As a mother of two toddlers I don't have gobs of downtime and reading often falls far down on my list of priorities, somewhere between "floss" and "learn to program VCR." But I was intrigued by the new anthology from Seal Press entitled Toddler.
I snuggled into bed with the review copy moments before my three-and-a-half-year-old son scampered into my bedroom informing me that there was a volcano spewing hot lava in his closet. The next afternoon I curled up on the couch with the book and a mug of tea, just as my 18-month-old daughter -- awake an hour too early -- thumped on her crib demanding "BABA BABA!" another bottle, with the ferocity of Khrushchev banging his shoe on the podium.
The likely audience for Toddler are parents of preschoolers -- the people least able to find a spare twenty-three minutes to enjoy it. And that's too bad, because there are some delightful, moving, scary, and raging moments in this collection of essays edited by Jennifer Margulis. It's not a preachy how-to or a dewy gathering of blissful parenting nostalgia. The reflections offered in these essays deliver honest, funny, instructive glimpses into the push-me-pull-you land of toddlerhood.
Many of the anthology's contributors are the dignitaries of parenthood: Jennifer Niesslein of Brain, Child Magazine, anthropologist and baby guru Margaret Small, columnist Joyce Maynard, and Ayun Halliday, author of The Big Rumpus, to name just a few. All the essays in Toddler are written by people who have traveled the rocky, twisting path of parenthood. They have scaled the steep curves of learning and icy crevasses of fear. And like all of us, they have experienced moments of jaw-dropping awe and the bittersweet rewards that come from raising children.
Parenting toddlers is, as Vicki Iovine says, like trying to put a collar on a bumblebee. It's absurd, chaotic, frustrating, and a job we simply must do, and do well. I rarely take the time to process what parenting is like because I'm so mired in it, but sharing stories is one way to connect, feel less alone and learn. Toddler captures the wide and diverse terrain of parenting, and I caught glimpses of myself (and my kids) reflected in the tales presented.
Toddler tells it like it is. There are a few cutie pie kid stories but most of the writing is real, sometimes raw, as in Kerry Herlihy's "Snapshot Daddy," about a mostly-single mom's struggle with the "Daddy gap;" and sometimes it's hilarious, as in Geoff Griffin's "Pretender to the Throne," about the impossibility of getting a few minutes of privacy in the bathroom when there's a two-year-old around.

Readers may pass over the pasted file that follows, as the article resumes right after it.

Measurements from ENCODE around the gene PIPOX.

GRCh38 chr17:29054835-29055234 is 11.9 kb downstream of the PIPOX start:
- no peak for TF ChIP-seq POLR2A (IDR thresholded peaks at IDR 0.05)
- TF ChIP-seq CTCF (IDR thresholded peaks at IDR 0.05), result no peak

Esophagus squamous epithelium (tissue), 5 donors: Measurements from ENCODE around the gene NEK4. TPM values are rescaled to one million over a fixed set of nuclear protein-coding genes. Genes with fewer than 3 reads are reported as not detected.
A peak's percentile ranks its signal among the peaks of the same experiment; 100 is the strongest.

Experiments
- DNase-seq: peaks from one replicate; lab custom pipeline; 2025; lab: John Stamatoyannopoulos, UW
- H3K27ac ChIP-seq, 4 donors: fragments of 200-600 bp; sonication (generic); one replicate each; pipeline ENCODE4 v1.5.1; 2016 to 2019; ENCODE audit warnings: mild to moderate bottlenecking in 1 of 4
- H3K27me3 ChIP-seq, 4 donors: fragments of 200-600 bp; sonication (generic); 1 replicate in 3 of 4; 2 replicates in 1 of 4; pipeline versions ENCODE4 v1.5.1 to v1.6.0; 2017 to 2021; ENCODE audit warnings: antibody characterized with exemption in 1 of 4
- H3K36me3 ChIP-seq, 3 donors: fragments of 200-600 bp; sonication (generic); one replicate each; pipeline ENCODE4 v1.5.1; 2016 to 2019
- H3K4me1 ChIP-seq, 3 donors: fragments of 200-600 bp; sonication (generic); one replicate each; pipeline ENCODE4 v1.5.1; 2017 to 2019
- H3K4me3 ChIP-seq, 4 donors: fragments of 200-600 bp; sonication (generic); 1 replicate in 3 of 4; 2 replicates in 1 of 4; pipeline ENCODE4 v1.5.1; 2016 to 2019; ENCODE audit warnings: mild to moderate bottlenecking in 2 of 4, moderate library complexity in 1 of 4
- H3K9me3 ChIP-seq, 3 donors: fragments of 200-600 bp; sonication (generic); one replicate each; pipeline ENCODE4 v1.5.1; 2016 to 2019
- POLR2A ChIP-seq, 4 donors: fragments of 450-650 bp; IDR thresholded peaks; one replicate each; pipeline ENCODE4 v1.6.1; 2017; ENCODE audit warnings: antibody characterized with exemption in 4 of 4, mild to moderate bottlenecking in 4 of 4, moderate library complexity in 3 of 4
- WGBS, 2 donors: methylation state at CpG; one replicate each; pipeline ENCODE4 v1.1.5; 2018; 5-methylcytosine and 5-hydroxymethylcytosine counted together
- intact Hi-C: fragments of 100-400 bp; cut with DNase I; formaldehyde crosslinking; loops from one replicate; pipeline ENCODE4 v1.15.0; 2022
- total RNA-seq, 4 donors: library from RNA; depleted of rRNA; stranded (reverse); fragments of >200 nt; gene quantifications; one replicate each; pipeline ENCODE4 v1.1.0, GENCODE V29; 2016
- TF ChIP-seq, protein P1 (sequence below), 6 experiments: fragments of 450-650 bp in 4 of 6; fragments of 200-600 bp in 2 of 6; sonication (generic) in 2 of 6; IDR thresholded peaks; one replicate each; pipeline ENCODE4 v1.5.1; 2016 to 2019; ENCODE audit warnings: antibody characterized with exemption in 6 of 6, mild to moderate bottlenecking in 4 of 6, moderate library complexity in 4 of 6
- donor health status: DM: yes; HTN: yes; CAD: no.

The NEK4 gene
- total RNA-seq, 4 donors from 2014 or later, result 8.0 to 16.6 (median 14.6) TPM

Margulis has chosen a healthy mix of voices and issues. In "Under My Skin," a mother reflects on her own racial baggage. Leanna James' "Queen of the World" explores the not-so-benign impact of simple childhood games. Even religion gets some airtime in Toddler. "Mommy, I need some water to get that salvation out of my mouth," says one child after receiving communion in Elisabeth Rose Gruner's "Fix Me."
Toddler shines brightest when its contributors delve into the darker side of raising children. No one is a "good parent" every minute. When we explode in anger, are disgusted with our poopy-diapered kids, or simply have had enough, there's little in the world of parenting literature to comfort us, let us know we're not hideous creatures, and help us fill our dried reservoir. Toddler offers a sip of nourishment, by letting us know we're not the only ones who are less-than-perfect and less-than-ecstatic about some aspects of parenting.
Brett Paesel writes in "Slow to Warm," "I don't do crafts with dried pasta and glue on rainy days. Talking to other mommies makes me want to bite them." In "Stinky Face," Mary Jane Beaufrand examines her own bullying behavior as her daughter changes from ringlet-clad angelic baby into NO NO NO defiant toddler. "With each of Sofia's ugly transformations, I too had changed into something bigger and stinkier." Ayun Halliday writes of the sleep-deprived insanity of her life, nursing her toddler every few hours. "I'd stumbled in here like a much abused indentured servant, the one the masters are working into an early grave." It's just this sort of brutal honesty that makes for good parenting, and great writing.
Even some of the cute kid stuff is fresh. "I have to close my butt!" is the opening line of "Pantless Superheroes and Chocolate Donuts" by Sachin Waikar. And Joyce Maynard artfully describes what all toddlers' folks have witnessed (perhaps less appreciatively): "He pulls ingredients off the shelves, he makes Cheerios mountains and pours olive oil on his head."
Some of the new mama lit makes me feel like I'm not quite alternative enough. I have piercings only in my ears, I didn't give birth in my own bathtub, and I haven't tossed our TV out the window. But Toddler has something for everybody; soccer mom, stay-at-home dad, hip mamas, and the people like me who cherry pick from the wide field of parenting methods to craft our very own mama-style. Margulis has harvested stories that can create a sense of community, by reaching out to parents in what can be an emotionally isolating time and telling the truth. Toddler dishes up the reality of childraising in all its imperfect glory.
Margulis writes that her toddler hated to let go of the day, the time too short. "Day," she would whisper at bedtime, "more day." It's what those vexing and marvelous little people want, and I do, too. I want more time to drink in my children, to sit quietly by myself, to pursue my work, to sleep, to squoosh my hands in the mud with them, to read just one more story. If you can find a little "more day" in your day, pick up Toddler. It's a pleasant romp through a stage that seems long while our kids are in it, wistfully short once they're past it.